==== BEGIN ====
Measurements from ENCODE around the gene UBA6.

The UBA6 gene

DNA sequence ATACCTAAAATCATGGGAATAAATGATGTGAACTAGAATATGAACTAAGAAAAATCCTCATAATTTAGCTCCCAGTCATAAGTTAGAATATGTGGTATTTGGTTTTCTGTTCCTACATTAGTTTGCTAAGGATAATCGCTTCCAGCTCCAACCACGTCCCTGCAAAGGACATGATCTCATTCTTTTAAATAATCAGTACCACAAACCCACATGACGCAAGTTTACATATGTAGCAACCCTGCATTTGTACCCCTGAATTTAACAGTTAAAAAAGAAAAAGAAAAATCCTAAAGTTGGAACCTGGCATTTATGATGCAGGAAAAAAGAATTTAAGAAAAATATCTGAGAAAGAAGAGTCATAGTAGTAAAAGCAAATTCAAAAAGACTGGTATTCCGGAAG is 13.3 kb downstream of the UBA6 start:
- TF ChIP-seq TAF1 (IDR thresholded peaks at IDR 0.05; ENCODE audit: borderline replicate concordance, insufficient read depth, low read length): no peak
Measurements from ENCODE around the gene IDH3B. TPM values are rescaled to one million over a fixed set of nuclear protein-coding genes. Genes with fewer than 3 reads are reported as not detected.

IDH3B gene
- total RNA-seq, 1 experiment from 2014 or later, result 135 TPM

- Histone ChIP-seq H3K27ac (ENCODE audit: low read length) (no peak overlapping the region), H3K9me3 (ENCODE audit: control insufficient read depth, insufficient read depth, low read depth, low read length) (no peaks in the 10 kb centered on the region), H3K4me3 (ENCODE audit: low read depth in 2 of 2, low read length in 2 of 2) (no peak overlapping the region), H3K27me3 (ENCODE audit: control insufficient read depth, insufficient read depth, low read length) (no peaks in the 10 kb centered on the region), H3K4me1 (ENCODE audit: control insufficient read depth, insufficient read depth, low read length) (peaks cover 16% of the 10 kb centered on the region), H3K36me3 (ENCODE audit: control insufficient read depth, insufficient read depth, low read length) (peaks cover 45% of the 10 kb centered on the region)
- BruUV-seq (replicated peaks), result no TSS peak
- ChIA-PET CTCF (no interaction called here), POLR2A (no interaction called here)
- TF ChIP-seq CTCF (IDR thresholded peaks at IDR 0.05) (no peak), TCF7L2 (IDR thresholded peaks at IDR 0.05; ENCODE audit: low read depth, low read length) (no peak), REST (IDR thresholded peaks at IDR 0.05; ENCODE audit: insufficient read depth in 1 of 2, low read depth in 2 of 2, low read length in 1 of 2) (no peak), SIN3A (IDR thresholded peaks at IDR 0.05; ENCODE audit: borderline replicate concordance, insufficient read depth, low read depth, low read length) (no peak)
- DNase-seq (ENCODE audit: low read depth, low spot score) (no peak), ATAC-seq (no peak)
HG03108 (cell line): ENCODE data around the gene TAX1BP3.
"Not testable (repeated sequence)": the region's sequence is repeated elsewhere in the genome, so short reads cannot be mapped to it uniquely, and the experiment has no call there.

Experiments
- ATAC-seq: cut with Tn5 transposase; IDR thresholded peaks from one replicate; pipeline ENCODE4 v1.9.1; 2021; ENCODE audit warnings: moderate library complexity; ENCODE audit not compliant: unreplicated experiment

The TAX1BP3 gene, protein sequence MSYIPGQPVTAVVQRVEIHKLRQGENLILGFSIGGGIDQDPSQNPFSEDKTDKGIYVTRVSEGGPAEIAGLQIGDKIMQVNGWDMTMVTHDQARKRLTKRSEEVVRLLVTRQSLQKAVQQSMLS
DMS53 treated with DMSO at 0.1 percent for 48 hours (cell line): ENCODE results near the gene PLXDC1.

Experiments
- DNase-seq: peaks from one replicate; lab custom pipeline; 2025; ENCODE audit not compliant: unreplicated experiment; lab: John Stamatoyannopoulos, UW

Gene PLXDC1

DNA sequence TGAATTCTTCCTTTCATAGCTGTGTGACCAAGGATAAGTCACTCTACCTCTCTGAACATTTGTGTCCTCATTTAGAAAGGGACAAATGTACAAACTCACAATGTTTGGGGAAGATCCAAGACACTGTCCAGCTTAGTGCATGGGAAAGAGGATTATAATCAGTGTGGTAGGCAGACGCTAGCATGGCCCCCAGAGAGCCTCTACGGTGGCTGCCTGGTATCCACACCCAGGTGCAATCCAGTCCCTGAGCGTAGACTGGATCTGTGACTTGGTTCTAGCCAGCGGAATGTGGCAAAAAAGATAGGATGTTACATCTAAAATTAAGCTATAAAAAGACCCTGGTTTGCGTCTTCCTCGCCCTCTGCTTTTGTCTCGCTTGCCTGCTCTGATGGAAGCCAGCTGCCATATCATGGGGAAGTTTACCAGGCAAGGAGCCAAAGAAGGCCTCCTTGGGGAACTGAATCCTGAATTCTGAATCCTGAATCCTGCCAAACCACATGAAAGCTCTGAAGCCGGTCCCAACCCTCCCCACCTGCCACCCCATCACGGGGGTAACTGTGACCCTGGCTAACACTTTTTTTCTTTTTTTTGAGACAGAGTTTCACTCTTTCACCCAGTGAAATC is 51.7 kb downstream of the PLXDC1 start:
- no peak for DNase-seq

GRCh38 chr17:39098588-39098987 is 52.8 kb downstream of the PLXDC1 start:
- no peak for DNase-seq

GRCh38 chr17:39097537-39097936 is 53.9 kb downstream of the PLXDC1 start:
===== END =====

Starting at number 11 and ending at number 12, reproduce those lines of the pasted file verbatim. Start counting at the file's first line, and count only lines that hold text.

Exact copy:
- TF ChIP-seq CTCF (IDR thresholded peaks at IDR 0.05) (no peak), TCF7L2 (IDR thresholded peaks at IDR 0.05; ENCODE audit: low read depth, low read length) (no peak), REST (IDR thresholded peaks at IDR 0.05; ENCODE audit: insufficient read depth in 1 of 2, low read depth in 2 of 2, low read length in 1 of 2) (no peak), SIN3A (IDR thresholded peaks at IDR 0.05; ENCODE audit: borderline replicate concordance, insufficient read depth, low read depth, low read length) (no peak)
- DNase-seq (ENCODE audit: low read depth, low spot score) (no peak), ATAC-seq (no peak)